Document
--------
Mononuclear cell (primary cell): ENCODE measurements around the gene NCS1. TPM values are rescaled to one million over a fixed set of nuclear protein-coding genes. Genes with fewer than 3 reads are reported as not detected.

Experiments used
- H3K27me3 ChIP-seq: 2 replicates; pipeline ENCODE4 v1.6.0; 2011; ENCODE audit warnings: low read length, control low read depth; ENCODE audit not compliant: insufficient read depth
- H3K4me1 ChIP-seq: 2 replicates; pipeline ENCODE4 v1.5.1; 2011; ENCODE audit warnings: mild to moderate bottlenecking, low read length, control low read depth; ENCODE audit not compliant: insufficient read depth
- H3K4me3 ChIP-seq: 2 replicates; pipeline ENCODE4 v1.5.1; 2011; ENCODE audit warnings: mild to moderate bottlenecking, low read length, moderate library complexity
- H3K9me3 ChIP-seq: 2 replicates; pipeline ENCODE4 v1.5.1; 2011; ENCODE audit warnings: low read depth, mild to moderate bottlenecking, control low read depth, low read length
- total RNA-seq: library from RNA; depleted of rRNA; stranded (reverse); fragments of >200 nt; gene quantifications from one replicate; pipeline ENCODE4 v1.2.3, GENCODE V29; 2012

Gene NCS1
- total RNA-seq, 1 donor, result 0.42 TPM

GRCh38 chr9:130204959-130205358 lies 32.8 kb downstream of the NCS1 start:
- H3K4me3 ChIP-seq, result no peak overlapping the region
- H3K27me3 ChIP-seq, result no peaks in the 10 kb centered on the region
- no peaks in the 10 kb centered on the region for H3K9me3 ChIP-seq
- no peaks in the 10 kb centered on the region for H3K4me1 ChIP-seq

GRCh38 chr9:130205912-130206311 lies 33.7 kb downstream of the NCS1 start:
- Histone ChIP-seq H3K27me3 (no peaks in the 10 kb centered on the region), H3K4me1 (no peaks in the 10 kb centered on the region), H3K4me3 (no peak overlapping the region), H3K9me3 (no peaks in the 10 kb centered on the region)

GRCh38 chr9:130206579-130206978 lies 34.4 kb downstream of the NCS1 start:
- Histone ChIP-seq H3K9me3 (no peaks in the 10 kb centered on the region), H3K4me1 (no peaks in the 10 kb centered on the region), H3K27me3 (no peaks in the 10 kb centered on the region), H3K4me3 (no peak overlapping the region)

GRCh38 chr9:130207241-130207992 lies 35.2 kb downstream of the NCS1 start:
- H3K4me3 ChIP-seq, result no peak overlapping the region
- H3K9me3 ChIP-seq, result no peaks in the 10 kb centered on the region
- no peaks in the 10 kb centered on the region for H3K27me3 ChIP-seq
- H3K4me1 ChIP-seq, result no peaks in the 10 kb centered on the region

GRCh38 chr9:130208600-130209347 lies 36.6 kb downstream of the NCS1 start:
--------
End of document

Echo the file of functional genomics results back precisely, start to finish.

Mononuclear cell (primary cell): ENCODE measurements around the gene NCS1. TPM values are rescaled to one million over a fixed set of nuclear protein-coding genes. Genes with fewer than 3 reads are reported as not detected.

Experiments used
- H3K27me3 ChIP-seq: 2 replicates; pipeline ENCODE4 v1.6.0; 2011; ENCODE audit warnings: low read length, control low read depth; ENCODE audit not compliant: insufficient read depth
- H3K4me1 ChIP-seq: 2 replicates; pipeline ENCODE4 v1.5.1; 2011; ENCODE audit warnings: mild to moderate bottlenecking, low read length, control low read depth; ENCODE audit not compliant: insufficient read depth
- H3K4me3 ChIP-seq: 2 replicates; pipeline ENCODE4 v1.5.1; 2011; ENCODE audit warnings: mild to moderate bottlenecking, low read length, moderate library complexity
- H3K9me3 ChIP-seq: 2 replicates; pipeline ENCODE4 v1.5.1; 2011; ENCODE audit warnings: low read depth, mild to moderate bottlenecking, control low read depth, low read length
- total RNA-seq: library from RNA; depleted of rRNA; stranded (reverse); fragments of >200 nt; gene quantifications from one replicate; pipeline ENCODE4 v1.2.3, GENCODE V29; 2012

Gene NCS1
- total RNA-seq, 1 donor, result 0.42 TPM

GRCh38 chr9:130204959-130205358 lies 32.8 kb downstream of the NCS1 start:
- H3K4me3 ChIP-seq, result no peak overlapping the region
- H3K27me3 ChIP-seq, result no peaks in the 10 kb centered on the region
- no peaks in the 10 kb centered on the region for H3K9me3 ChIP-seq
- no peaks in the 10 kb centered on the region for H3K4me1 ChIP-seq

GRCh38 chr9:130205912-130206311 lies 33.7 kb downstream of the NCS1 start:
- Histone ChIP-seq H3K27me3 (no peaks in the 10 kb centered on the region), H3K4me1 (no peaks in the 10 kb centered on the region), H3K4me3 (no peak overlapping the region), H3K9me3 (no peaks in the 10 kb centered on the region)

GRCh38 chr9:130206579-130206978 lies 34.4 kb downstream of the NCS1 start:
- Histone ChIP-seq H3K9me3 (no peaks in the 10 kb centered on the region), H3K4me1 (no peaks in the 10 kb centered on the region), H3K27me3 (no peaks in the 10 kb centered on the region), H3K4me3 (no peak overlapping the region)

GRCh38 chr9:130207241-130207992 lies 35.2 kb downstream of the NCS1 start:
- H3K4me3 ChIP-seq, result no peak overlapping the region
- H3K9me3 ChIP-seq, result no peaks in the 10 kb centered on the region
- no peaks in the 10 kb centered on the region for H3K27me3 ChIP-seq
- H3K4me1 ChIP-seq, result no peaks in the 10 kb centered on the region

GRCh38 chr9:130208600-130209347 lies 36.6 kb downstream of the NCS1 start: